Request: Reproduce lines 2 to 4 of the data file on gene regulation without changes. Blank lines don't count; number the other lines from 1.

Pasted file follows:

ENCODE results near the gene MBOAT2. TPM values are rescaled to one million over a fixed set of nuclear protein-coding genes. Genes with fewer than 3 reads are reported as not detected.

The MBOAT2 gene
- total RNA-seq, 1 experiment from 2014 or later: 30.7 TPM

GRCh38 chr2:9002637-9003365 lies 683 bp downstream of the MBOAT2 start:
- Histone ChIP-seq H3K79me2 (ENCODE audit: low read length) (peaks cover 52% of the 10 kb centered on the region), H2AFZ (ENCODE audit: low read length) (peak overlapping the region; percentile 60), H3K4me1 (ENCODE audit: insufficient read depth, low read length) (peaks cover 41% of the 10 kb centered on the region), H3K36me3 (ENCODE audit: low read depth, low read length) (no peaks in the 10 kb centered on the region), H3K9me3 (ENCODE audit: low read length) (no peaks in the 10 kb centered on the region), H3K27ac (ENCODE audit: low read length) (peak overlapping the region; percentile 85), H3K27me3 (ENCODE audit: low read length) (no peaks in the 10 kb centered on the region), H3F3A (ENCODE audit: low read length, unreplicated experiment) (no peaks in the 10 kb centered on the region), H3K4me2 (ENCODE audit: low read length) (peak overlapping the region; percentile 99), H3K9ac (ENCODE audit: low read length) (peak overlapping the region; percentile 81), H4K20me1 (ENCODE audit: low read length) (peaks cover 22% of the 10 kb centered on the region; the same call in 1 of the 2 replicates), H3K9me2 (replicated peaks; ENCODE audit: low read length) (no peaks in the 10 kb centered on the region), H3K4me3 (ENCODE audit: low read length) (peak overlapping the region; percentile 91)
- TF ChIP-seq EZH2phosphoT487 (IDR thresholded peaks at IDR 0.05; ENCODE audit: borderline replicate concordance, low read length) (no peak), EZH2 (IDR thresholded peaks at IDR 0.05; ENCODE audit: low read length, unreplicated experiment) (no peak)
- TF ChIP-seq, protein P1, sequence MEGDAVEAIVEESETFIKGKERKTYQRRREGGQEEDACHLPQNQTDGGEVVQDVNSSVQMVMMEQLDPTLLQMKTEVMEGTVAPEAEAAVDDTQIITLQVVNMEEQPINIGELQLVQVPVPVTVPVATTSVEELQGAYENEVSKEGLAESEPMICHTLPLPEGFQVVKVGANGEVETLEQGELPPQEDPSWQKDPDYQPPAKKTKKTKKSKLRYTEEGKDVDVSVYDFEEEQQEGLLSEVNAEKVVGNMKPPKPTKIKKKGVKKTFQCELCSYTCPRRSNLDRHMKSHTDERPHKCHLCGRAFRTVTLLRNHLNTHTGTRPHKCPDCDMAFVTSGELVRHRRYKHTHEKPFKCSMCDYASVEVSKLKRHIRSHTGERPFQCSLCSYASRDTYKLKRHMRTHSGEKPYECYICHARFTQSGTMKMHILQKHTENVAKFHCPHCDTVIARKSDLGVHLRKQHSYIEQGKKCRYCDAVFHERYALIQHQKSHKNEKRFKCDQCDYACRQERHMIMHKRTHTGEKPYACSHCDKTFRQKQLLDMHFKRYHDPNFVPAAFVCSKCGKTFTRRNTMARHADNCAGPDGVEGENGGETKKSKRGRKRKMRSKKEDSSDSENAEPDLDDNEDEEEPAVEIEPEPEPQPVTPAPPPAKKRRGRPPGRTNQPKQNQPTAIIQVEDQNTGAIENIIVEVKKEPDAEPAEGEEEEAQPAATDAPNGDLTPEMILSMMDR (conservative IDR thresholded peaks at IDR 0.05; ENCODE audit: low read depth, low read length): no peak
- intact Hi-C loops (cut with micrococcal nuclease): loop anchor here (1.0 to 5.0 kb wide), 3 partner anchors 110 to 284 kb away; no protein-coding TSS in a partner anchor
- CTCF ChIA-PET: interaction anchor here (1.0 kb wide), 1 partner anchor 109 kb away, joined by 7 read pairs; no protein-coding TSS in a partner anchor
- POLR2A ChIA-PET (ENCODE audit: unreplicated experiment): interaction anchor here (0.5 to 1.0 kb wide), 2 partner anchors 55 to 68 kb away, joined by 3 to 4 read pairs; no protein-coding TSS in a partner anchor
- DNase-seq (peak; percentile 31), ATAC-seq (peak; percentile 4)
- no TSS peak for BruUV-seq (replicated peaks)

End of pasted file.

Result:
The MBOAT2 gene
- total RNA-seq, 1 experiment from 2014 or later: 30.7 TPM

GRCh38 chr2:9002637-9003365 lies 683 bp downstream of the MBOAT2 start: